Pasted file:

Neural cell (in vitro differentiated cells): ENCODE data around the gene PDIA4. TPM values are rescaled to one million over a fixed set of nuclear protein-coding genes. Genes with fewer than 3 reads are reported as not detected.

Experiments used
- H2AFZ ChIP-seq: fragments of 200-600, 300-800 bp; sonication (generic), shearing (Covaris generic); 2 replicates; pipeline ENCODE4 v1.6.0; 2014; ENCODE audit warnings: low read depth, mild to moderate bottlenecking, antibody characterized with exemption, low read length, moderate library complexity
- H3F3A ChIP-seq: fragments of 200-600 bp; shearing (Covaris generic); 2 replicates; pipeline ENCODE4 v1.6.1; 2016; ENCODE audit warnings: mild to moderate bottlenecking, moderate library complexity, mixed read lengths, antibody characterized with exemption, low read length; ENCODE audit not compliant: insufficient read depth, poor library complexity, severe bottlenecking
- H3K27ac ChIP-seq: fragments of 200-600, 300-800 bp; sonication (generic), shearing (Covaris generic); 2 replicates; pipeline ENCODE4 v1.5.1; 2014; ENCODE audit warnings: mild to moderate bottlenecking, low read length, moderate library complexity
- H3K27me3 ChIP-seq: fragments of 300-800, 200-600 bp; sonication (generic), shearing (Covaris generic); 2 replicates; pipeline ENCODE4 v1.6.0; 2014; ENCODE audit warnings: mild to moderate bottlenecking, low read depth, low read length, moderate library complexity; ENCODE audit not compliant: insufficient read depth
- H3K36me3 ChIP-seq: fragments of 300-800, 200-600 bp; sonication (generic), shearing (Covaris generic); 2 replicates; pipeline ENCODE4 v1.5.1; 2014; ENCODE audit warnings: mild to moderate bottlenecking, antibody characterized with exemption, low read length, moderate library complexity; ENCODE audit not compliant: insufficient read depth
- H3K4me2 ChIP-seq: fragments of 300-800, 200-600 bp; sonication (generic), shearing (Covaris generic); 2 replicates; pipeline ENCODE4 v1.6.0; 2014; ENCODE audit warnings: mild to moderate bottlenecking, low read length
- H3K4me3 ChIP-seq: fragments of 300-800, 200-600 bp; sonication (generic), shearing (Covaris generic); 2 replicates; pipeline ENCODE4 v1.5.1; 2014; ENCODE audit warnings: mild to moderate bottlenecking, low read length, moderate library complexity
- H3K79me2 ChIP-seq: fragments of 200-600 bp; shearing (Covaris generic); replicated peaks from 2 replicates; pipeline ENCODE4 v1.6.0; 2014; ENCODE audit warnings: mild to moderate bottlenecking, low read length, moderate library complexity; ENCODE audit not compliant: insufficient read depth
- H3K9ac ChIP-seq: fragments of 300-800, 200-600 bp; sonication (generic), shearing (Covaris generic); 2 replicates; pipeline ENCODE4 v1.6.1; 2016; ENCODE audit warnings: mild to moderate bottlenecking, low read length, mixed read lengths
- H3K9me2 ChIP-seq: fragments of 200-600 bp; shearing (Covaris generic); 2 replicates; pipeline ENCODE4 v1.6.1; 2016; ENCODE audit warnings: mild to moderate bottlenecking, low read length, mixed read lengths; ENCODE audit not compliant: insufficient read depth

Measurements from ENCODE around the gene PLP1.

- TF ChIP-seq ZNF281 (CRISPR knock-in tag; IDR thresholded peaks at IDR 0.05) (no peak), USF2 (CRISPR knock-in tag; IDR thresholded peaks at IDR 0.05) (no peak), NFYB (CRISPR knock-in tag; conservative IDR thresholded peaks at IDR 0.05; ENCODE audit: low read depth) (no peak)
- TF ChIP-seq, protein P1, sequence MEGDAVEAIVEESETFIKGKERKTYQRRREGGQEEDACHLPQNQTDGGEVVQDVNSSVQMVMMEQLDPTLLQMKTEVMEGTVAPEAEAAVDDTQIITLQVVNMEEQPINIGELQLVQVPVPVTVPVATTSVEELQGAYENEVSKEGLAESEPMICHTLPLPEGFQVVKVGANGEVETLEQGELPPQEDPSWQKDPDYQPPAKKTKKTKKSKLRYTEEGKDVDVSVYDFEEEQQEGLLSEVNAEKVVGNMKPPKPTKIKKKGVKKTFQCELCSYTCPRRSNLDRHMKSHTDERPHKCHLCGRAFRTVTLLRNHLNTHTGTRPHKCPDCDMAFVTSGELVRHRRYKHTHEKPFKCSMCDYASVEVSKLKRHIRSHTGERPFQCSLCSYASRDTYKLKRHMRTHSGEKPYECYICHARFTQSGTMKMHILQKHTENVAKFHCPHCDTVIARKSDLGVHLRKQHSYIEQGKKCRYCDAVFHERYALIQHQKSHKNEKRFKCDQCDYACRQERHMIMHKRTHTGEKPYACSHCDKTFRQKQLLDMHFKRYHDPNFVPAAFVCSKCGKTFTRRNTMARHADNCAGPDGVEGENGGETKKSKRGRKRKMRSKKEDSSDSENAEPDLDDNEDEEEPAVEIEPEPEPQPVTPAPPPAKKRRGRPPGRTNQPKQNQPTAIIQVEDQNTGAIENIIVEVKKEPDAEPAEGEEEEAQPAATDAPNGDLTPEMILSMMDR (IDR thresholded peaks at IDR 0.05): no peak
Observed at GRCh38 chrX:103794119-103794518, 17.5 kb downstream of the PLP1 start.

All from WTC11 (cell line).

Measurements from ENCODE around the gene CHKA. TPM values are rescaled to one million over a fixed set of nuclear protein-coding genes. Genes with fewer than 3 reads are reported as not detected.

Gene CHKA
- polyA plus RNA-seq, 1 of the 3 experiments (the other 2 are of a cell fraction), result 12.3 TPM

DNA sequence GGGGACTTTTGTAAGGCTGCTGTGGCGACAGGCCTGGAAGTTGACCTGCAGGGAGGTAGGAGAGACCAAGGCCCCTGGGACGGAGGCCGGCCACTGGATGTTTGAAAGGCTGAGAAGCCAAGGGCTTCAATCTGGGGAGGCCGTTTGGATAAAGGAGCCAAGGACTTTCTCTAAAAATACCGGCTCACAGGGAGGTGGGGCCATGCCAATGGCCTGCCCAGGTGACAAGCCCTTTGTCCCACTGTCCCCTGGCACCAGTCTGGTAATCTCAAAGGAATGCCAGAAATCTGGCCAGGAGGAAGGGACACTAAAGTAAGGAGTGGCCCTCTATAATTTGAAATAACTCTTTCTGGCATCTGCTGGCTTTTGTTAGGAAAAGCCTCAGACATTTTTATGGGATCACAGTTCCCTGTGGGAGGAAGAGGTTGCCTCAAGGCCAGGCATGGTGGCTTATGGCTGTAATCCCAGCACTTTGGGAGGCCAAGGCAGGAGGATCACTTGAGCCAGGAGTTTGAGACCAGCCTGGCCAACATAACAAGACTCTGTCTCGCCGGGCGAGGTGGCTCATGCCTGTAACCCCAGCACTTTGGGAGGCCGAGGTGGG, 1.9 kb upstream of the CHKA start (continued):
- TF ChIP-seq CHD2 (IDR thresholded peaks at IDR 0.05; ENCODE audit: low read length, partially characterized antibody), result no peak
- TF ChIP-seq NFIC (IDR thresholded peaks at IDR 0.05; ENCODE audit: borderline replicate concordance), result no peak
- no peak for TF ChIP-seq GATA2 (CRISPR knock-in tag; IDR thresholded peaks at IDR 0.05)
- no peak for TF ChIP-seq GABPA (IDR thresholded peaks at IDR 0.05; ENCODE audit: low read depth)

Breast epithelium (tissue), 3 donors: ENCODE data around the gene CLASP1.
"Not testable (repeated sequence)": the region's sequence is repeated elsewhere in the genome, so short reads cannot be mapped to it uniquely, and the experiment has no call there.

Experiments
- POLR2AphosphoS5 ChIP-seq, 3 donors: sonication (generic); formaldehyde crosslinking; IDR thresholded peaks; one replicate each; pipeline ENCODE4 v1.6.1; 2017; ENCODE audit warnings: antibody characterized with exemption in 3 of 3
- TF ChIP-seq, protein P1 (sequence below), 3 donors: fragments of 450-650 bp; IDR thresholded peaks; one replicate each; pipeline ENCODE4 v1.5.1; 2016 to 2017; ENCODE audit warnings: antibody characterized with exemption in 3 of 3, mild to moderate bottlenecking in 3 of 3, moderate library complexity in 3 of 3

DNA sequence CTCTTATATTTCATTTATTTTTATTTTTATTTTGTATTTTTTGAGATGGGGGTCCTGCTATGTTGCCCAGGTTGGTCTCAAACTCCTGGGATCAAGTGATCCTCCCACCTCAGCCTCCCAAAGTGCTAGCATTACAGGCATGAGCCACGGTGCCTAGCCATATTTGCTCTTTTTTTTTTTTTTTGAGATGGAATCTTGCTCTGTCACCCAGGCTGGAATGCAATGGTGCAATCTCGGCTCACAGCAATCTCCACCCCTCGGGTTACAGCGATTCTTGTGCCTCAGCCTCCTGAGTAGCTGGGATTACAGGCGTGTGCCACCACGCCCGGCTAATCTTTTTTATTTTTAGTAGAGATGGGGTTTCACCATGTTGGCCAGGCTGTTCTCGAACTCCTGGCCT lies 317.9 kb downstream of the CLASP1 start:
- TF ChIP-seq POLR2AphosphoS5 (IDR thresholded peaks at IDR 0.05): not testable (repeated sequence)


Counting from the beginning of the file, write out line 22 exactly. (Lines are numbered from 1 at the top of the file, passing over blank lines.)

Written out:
- TF ChIP-seq CHD2 (IDR thresholded peaks at IDR 0.05; ENCODE audit: low read length, partially characterized antibody), result no peak